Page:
Ever wonder what the difference is between filtered olive oil and unfiltered olive oil? Having a hard time choosing which type of olive oil you’ll bring home to your kitchen?
To understand the difference between filtered and unfiltered, it’s important to have a basic understanding of how extra virgin olive oil is developed.
After the olives are picked and washed, they get ground up into a paste that is then stirred in a process called malaxation, which results in a separation of the oil from the solids and water. This paste then gets sent into a centrifuge, where the oil is further separated from remaining solids and water, and then into a second, higher-speed centrifuge to complete this separation process.
Once the oil is removed from that second centrifuge, it is now considered brand-new extra virgin olive oil that is ready to use. At this point, it is unfiltered oil, which contains a few of the remaining olive fruit particles and water. These particles create a sort of cloudy, hazy appearance, characteristic of unfiltered oils.
Additional processes for filtration
Now you know the general process used to create extra virgin olive oil and what unfiltered oil is. But what needs to be done to create a filtered oil?
To filter the oil, it needs to go through an additional step of production that will further separate the olive oil from remaining fruit particles. To achieve this, the oil will be sent through filter media (typically cellulose pads or diatomaceous earth) to capture particles of the fruits and water that may still be suspended in that extra virgin olive oil.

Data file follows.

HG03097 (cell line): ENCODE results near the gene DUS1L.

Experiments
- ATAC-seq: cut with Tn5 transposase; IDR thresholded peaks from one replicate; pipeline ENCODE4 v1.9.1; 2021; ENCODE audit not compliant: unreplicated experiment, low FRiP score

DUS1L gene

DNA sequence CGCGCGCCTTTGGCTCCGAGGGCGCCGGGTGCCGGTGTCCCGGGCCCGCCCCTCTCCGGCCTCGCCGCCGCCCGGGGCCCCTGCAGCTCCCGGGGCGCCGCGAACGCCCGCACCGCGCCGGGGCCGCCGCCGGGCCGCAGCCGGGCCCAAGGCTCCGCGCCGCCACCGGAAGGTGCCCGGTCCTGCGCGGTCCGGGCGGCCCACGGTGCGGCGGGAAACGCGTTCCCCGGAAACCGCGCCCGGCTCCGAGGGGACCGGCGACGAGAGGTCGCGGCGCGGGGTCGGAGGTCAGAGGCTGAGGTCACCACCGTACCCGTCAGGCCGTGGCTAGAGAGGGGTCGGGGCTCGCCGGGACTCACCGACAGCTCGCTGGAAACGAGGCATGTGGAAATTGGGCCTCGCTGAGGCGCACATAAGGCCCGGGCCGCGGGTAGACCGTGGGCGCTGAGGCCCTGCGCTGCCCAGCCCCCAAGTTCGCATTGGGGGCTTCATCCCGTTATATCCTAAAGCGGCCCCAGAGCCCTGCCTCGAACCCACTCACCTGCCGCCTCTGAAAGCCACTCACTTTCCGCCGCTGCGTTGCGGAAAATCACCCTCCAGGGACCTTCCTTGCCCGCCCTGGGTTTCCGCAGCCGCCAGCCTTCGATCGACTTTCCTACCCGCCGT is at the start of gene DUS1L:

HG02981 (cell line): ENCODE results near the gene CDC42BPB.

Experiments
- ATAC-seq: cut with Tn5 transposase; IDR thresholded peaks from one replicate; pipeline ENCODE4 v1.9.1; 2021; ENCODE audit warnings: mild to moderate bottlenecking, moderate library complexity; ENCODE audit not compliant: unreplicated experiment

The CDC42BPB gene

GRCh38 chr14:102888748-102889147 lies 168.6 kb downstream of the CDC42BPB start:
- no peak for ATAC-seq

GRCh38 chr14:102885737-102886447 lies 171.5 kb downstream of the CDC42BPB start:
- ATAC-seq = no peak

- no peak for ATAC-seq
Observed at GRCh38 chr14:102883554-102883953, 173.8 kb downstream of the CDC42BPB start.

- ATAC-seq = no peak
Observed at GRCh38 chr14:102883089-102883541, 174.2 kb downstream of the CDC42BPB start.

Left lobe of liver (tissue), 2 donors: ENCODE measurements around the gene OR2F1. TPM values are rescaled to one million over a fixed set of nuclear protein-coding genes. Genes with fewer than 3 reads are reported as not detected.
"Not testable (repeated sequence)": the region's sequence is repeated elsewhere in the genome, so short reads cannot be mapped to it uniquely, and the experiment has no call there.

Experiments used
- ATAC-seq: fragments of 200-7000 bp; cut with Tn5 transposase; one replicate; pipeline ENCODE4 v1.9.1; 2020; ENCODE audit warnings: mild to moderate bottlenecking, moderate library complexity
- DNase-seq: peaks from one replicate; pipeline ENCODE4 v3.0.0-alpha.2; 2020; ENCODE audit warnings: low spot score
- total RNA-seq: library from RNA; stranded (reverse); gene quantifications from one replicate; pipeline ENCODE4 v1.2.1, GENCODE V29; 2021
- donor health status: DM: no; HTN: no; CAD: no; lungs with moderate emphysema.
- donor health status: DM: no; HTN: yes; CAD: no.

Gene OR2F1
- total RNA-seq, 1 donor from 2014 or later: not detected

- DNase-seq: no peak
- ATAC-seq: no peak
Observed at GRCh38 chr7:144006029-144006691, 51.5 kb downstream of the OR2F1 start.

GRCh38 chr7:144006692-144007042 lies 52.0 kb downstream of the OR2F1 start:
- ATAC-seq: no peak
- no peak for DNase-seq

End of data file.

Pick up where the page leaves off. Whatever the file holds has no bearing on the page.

In a process known as racking, the olive oil rests in large, stainless steel drums for a certain time to allow the last remaining bits of sediment to settle down to the bottom of the tank. The clean oil is then pumped into a brand-new tank, where it no longer contains sediment or any of that hazy appearance associated with unfiltered oil. At this point, the oil is officially considered filtered.
Why do people have preferences?
Unfiltered oil and filtered oil are both categories of olive oil, but one simply has more particles or moisture than the other. Why do people have a preference regarding which oil they will purchase and use in their homes?
The biggest point in favor of filtration is that it is more stable than unfiltered oil because it lacks those particles and moisture. Without those elements still in the oil, there’s no concern about them potentially fermenting within the oil. This means the oil will last longer and better preserve its flavor.
However, some believe unfiltered oil has a richer flavor because of those remaining fruit particles. The difference in flavor, though, may disappear within a couple months. This is a very subjective issue that’s completely up to personal preference.
Others choose unfiltered oil because of its additional polyphenol compounds, meaning you can get more antioxidant properties out of such oil. This difference may not be significant, but it does exist. Finally, some simply prefer the hazy appearance of unfiltered oil.
For more information about the differences between filtered and unfiltered olive oil, contact us today at Liquid Manufacturing Solutions, Inc..
Categorized in: Olive Oil Supplier